In reply to: Yes to Avast..

Yes you may be full of praise for avast but you havent actually answered the guys question about running 2 antivirus apps at the same time, lol, and while were on this topic avast dosent hold the highest detection for detecting viruses, i'm afraid that honor belongs to AVIRA which is also free check out http://www.virusbtn.com/news/2008/09_02.xml

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Avast or Avira
by btljooz / September 23, 2008 3:49 AM PDT
In reply to: huh?

OK, first off, the poster you answered was merely commenting on my post, which was commenting on an answer given to the original question. There is no reason to malign him for that.

Second, I have used both Avast and Avira on separate machines at the same time to compare the two before deciding on one or the other. Therefore, I have experience with both programs. (Do you? Confused ) BTW: I quit using AVG several years ago when it became bloated and allowed my machine to get such a bad infestation that I had to replace not only the software but the hardware as well. Plain That was back when it first became fashionable to hack innocent web pages and infest them with stuff that would infest anyone happening to land there.

Through my experience with both programs I have found Avast to be much superior to Avira. Avast may use a bit more resources, but [at least] it doesn't plant a tracking cookie on your computer with an extremely annoying splash screen (that can NOT be disabled) every time you boot up like Avira does. Avast is a much stronger and more multi-faceted solution than Avira because it is designed to look in more targeted areas of the computer with much stronger heuristics. It also updates in more frequent intervals. I have it set to update every four hours, though it can be set to do so more frequently if desired. In addition, Avast is much more customizable to fit the particular needs of the user whereas Avira uses a more generic shotgun approach.

ONE stinking link does absolutely nothing to prove anything one way or the other. I suppose you believe everything you see advertised in just ONE place and fail to investigate any further, eh? Confused

As for one possible solution to the original question, I have always preferred to use one on-board AV program and back it up with an on-line scanner so that benefit is derived not only from two separate virii databases, but so that if the machine gets infested with something which disables its on-board arsenal, the on-line scan should most likely (at very least) find the problem and either fix it or show me where to look to do it manually. In addition to the on-board and on-line AV solutions, two different anti-spyware solutions, a file shredder (which is used to overwrite the infection's files permanently) and a third party software firewall are included in the anti-malware arsenal and physically wired behind a fire walled router. I have found this to be quite effective! Grin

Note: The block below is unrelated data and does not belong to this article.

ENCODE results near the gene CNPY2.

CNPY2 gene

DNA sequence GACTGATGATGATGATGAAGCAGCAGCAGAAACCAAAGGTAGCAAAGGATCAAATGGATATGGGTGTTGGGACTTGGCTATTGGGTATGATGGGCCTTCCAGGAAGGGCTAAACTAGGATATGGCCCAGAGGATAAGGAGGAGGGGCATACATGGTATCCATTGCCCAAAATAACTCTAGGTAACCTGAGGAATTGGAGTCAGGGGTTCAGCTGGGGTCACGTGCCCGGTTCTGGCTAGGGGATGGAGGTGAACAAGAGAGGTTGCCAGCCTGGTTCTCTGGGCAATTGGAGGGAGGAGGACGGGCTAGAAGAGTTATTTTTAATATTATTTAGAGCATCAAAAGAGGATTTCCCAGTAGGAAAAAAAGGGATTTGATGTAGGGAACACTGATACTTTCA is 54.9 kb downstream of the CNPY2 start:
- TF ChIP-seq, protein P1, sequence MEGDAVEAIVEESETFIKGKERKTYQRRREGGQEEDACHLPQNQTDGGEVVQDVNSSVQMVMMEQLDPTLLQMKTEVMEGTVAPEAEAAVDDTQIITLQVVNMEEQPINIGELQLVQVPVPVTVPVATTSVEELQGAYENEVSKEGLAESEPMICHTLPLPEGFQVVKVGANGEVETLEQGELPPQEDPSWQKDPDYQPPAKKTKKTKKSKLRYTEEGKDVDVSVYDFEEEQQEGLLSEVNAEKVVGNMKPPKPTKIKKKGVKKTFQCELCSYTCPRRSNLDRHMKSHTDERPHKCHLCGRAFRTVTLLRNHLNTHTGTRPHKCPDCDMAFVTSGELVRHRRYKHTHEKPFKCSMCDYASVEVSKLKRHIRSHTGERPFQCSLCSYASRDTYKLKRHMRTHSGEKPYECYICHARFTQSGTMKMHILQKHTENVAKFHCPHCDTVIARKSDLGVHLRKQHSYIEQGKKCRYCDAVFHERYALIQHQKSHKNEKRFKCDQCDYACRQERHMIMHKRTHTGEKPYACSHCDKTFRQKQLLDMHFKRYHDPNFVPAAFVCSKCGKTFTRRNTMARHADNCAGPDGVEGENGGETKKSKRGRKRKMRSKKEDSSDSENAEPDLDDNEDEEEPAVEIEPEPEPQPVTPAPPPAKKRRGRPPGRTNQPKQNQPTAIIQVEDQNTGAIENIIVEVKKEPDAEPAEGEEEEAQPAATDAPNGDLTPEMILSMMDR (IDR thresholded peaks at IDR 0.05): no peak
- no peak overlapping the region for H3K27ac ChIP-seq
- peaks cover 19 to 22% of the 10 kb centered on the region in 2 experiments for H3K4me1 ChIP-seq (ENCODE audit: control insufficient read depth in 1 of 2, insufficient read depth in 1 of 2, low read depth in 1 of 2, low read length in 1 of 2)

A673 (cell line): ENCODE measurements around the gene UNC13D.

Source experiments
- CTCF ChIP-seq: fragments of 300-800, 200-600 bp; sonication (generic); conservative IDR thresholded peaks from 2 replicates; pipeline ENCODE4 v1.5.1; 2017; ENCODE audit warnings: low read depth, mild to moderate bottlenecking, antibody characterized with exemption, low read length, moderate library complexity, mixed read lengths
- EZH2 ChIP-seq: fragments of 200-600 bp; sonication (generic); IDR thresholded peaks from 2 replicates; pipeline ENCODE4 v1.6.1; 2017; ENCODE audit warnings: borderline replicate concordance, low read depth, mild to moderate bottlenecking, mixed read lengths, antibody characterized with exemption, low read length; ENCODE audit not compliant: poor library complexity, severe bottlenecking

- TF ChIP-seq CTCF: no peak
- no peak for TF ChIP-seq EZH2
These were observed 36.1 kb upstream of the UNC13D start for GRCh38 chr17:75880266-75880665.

The infestation I experienced the other day [while in a chat room for the first time in over a year] was the only one I've had since I quit using AVG. Avast cried and disallowed enough of the thing that I could manually finish the job. What Avast couldn't show me, Spybot Search & Destroy did. Because of the fact that these two programs look for different types of files, one backed up the other. This made what could have been a catastrophic instance requiring a week to rebuild the system into a mere two hour job of researching, finding and Erasing the rest of the files contained in the infestation that anti-malware progs alone could not. After finding and cleaning the files I needed to do manually I ran the F-Secure on-line scanner I gave above and it came out squeaky clean! Cool

In addition to computer programs, I use "best practices" by disabling on-board e-mail apps and using web-based e-mail only-NOT even opening spam before simply deleting it, NOT downloading files of any kind except for the few downloadable programs I use, being careful of where I go on the net while doing my research, etc., etc., etc. ..............

If you get right down to it, my laptop running PCLinuxOS 2007 (which I'm writing this from at the present moment) is much more secure than my desktop which has Win XP installed! Wink This is because Windoze is an extremely large target for nefarious miscreants simply because M$ has flooded the market with its "product! This leaves Linux to go on its merry way. LaughMischiefLaugh ...For the time being, that is. Wink


NOW, does THAT "actually answer the guy's question about running two anti-virus apps at the same time" good enough for you? Confused I sincerely hope so. Happy